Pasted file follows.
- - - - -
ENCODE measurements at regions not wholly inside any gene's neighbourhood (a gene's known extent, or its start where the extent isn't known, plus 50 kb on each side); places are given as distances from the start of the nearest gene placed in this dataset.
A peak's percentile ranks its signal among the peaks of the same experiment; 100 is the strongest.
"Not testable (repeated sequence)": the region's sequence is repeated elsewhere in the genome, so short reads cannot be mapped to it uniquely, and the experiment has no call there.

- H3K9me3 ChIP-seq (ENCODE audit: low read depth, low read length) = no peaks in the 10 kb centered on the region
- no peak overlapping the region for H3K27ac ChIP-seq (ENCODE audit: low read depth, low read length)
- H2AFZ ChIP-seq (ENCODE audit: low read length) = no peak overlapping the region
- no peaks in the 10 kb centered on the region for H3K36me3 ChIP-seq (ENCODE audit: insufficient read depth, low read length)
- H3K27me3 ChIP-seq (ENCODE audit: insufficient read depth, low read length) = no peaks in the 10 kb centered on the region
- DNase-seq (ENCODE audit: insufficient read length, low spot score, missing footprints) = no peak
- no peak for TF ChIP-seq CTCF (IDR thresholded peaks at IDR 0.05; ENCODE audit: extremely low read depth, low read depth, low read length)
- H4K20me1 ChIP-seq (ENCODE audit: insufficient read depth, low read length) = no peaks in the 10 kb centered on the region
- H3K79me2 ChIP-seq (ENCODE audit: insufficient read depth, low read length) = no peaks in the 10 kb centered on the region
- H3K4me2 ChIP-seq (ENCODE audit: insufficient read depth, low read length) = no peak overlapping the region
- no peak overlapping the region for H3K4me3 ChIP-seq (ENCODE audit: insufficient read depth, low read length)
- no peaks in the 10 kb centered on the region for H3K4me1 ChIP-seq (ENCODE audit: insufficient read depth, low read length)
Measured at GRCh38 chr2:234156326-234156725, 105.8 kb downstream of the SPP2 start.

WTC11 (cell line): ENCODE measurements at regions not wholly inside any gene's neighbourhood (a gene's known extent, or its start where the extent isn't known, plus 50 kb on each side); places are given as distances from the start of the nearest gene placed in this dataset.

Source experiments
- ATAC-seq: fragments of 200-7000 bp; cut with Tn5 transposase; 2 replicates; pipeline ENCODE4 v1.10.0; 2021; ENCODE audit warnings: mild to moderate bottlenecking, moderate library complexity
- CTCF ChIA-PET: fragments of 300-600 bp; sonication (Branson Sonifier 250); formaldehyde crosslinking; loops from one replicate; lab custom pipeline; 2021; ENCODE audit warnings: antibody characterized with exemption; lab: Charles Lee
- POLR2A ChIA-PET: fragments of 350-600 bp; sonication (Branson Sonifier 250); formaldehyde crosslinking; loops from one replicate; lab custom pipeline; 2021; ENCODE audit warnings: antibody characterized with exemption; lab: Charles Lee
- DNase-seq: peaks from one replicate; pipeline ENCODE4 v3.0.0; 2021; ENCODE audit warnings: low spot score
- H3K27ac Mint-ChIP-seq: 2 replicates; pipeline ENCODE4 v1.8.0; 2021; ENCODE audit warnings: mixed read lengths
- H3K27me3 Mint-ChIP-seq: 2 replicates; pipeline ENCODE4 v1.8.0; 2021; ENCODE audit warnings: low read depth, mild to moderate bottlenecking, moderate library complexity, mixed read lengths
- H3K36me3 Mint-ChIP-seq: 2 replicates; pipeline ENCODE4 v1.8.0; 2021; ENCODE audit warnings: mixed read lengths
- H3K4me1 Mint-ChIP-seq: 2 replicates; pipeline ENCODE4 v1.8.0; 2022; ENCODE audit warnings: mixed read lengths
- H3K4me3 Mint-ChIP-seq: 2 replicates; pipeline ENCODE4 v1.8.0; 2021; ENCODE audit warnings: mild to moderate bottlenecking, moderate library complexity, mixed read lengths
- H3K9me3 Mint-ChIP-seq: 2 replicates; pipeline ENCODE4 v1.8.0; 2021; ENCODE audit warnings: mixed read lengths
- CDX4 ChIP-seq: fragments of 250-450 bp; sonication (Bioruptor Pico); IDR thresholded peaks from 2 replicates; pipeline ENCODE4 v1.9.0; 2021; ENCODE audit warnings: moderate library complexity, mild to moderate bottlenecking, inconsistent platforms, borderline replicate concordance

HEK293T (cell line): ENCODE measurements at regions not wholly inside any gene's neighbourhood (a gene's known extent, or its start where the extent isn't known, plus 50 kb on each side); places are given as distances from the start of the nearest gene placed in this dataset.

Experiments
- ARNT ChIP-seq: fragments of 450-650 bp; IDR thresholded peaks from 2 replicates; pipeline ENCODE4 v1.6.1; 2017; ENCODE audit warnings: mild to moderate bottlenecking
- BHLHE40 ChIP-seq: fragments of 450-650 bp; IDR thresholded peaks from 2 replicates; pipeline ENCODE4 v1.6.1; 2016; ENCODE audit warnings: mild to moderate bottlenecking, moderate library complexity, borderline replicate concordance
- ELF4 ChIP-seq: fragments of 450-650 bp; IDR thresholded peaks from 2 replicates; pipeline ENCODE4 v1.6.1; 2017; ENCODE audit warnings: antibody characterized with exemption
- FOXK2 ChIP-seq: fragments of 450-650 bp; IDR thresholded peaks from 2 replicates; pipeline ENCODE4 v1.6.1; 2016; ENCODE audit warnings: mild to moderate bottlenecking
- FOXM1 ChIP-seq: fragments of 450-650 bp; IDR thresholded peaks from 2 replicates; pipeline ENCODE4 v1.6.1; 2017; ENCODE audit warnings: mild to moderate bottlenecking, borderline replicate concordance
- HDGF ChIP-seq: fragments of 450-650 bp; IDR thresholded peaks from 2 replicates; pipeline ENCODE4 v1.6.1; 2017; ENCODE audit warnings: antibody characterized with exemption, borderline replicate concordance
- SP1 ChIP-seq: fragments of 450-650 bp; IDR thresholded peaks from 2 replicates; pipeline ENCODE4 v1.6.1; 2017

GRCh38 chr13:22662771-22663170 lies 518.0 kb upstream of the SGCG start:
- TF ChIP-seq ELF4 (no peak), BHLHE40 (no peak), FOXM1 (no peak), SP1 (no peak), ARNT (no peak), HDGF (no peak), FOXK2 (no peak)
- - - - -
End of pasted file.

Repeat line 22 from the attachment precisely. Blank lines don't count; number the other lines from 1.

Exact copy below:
- DNase-seq: peaks from one replicate; pipeline ENCODE4 v3.0.0; 2021; ENCODE audit warnings: low spot score